Certificate parsing is a way of conducting web hacking reconnaissance when an attacker is targeting an organization. The goal is to gather information about the organization and widen the attack space by enumerating every possible domain and subdomain owned by an organization. One methodology of enumerating domains and subdomains is to take advantage of the SSL certificates used by the organization. There are several online databases like crt.sh and sslmate which can be used to enumerate certificates issued for domains owned by an organization. Moreover, if we take a look at the
Subject Alternative Name of a certificate, we might be able to enumerate other hostnames for which the certificate is applied.
domain-recon is an open-source command line tool written in Rust, which automates certificate parsing. It uses
[crt.sh](https://crt.sh/) database to fetch information about certificates issued for a domain and all of its subdomains. It extracts all the hostnames from the
Common Name and
Matching Identities fields, the result of which will be a list of domains requiring further filtering. We can distinguish the following type of domains in the list:
- registered domains that can be resolved as IPv4 or IPv6 IP addresses;
- unregistered domains;
- wildcard domains, domain names which contain a wildcard character (
*), for example:
*.example.com. Wildcards are used to secure multiple subdomain names (hosts) pertaining to the same base domain.
domain-recon filters out wildcard domains from the list and tries to do a domain resolution for each non-wildcard domain. It drops all the domain names which are not registered and it displays a list only with the "valid" domain names.
In the case of the wildcard domains, it will try to guess possible subdomains. This is accomplished by taking a wordlist as input and replacing the wildcards with entries from the list. To detect which domain names are registered, it tries to do a domain resolution for each new entry and displays a new list with the successful queries.
List all the domains and subdomains for
domain-recon -d dev.to -f words.txt
The output of which will be something like this:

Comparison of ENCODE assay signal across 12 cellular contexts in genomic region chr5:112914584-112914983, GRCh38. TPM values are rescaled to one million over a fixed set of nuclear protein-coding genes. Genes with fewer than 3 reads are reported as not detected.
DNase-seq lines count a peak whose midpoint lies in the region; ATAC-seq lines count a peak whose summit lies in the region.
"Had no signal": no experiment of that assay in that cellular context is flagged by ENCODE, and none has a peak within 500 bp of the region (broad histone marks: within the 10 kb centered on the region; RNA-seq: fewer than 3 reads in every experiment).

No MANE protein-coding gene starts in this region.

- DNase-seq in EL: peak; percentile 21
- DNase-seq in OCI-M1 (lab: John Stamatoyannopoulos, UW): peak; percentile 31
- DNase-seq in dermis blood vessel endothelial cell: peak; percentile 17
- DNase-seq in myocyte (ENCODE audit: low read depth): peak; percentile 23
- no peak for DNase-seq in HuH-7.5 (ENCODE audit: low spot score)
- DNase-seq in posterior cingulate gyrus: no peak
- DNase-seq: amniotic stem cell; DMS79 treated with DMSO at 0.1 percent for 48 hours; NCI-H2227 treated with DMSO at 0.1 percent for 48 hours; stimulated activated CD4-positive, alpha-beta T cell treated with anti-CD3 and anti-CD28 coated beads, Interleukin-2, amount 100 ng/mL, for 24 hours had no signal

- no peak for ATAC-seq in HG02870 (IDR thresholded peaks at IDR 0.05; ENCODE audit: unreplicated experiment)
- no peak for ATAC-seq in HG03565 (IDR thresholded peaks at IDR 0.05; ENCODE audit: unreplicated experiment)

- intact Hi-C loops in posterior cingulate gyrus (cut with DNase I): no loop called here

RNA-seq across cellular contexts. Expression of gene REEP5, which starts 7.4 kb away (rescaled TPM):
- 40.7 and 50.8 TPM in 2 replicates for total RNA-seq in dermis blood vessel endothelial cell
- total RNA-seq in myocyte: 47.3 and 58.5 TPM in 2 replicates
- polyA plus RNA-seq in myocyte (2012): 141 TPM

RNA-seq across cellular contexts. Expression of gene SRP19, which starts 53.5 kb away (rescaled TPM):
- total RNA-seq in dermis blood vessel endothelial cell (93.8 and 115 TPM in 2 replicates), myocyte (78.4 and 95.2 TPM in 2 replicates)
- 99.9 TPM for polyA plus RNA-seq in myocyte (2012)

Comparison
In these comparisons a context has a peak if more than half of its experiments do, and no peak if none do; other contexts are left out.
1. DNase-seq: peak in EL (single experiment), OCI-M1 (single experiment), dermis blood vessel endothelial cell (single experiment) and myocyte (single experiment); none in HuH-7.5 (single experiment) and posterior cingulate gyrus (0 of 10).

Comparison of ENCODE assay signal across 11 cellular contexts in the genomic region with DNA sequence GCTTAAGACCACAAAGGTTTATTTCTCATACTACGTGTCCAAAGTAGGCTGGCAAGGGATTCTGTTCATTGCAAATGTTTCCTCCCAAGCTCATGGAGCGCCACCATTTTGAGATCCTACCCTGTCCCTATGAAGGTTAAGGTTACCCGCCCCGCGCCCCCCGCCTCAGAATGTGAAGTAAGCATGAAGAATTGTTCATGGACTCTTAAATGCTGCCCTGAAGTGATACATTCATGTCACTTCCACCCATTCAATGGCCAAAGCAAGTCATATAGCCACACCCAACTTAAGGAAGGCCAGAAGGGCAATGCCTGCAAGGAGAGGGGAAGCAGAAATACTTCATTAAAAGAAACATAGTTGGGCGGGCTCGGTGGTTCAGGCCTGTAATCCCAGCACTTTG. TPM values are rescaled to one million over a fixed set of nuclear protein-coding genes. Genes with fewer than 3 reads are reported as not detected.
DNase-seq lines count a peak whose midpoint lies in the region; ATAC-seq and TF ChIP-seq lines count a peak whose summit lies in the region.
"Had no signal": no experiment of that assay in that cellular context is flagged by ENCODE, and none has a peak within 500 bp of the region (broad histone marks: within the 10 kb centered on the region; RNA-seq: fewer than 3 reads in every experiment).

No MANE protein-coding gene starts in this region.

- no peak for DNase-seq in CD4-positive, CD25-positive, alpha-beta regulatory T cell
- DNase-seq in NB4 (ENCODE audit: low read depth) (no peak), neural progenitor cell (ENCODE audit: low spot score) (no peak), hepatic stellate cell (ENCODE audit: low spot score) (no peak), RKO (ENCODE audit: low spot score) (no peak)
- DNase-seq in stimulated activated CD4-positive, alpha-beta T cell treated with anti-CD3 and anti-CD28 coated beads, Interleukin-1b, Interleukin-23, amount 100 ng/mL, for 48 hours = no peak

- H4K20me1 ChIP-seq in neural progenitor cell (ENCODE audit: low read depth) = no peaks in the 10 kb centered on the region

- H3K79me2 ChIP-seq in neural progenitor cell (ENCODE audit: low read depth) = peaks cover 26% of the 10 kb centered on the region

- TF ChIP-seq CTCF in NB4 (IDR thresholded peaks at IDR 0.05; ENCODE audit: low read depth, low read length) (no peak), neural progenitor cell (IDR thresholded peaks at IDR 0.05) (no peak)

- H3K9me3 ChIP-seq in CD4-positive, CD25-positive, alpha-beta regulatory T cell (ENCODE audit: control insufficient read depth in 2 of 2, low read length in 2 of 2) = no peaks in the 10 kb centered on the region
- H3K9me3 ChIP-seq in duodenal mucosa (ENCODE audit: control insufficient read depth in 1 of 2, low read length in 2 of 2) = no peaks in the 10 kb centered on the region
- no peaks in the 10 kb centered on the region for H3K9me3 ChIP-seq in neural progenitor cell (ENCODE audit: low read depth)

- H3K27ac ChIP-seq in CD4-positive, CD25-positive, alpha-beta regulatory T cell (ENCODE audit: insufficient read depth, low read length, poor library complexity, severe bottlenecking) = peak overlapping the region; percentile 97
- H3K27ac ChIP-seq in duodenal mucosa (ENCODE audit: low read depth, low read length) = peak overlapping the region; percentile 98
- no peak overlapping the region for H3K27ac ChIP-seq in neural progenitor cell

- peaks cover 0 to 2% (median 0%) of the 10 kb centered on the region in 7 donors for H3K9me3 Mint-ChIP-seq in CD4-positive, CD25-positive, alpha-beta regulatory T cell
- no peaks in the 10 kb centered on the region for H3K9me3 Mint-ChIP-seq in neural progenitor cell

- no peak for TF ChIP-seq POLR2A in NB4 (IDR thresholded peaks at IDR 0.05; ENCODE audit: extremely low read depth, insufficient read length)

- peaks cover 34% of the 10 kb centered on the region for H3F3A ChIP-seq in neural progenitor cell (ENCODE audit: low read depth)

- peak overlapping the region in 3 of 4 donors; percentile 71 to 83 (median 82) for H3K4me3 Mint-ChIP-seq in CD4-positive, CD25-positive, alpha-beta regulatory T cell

Fetching certificates... Extracting domains.... sni.cloudflaressl.com A 220.127.116.11, 18.104.22.168, 22.214.171.124 dev.to A 126.96.36.199, 188.8.131.52, 184.108.40.206, 220.127.116.11 sni174710.cloudflaressl.com A 18.104.22.168, 22.214.171.124, 126.96.36.199 www.jobs.dev.to A 188.8.131.52, 184.108.40.206 jobs.dev.to A 220.127.116.11, 18.104.22.168 t2.shared.global.fastly.net A 22.214.171.124, 126.96.36.199, 188.8.131.52, 184.108.40.206 2020.dev.to A 220.127.116.11, 18.104.22.168 storybook.dev.to A 22.214.171.124, 126.96.36.199 shop.dev.to A 188.8.131.52 status.dev.to A 184.108.40.206 docs.dev.to A 220.127.116.11, 18.104.22.168 customer-service.status-ovhcloud.com A 22.214.171.124 status-beta.sailpoint.com A 126.96.36.199 itstatus.stmonicatrust.co.uk A 188.8.131.52 Expanding wildcards... admin.forem.com A 184.108.40.206, 220.127.116.11 docs.forem.com A 18.104.22.168, 22.214.171.124 demo.forem.com A 126.96.36.199, 188.8.131.52, 184.108.40.206 www.forem.com A 220.127.116.11, 18.104.22.168, 22.214.171.124 www.dev.to A 126.96.36.199, 188.8.131.52
We can omit to expand wildcards by not specifying a wordlist:
domain-recon -d dev.to
Fetching certificates... Extracting domains.... jobs.dev.to A 184.108.40.206, 220.127.116.11 sni174710.cloudflaressl.com A 18.104.22.168, 22.214.171.124, 126.96.36.199 dev.to A 188.8.131.52, 184.108.40.206, 220.127.116.11, 18.104.22.168 www.jobs.dev.to A 22.214.171.124, 126.96.36.199 shop.dev.to A 188.8.131.52 sni.cloudflaressl.com A 184.108.40.206, 220.127.116.11, 18.104.22.168 storybook.dev.to A 22.214.171.124, 126.96.36.199 docs.dev.to A 188.8.131.52, 184.108.40.206 customer-service.status-ovhcloud.com A 220.127.116.11 status-beta.sailpoint.com A 18.104.22.168 t2.shared.global.fastly.net A 22.214.171.124, 126.96.36.199, 188.8.131.52, 184.108.40.206 2020.dev.to A 220.127.116.11, 18.104.22.168 status.dev.to A 22.214.171.124 itstatus.stmonicatrust.co.uk A 126.96.36.199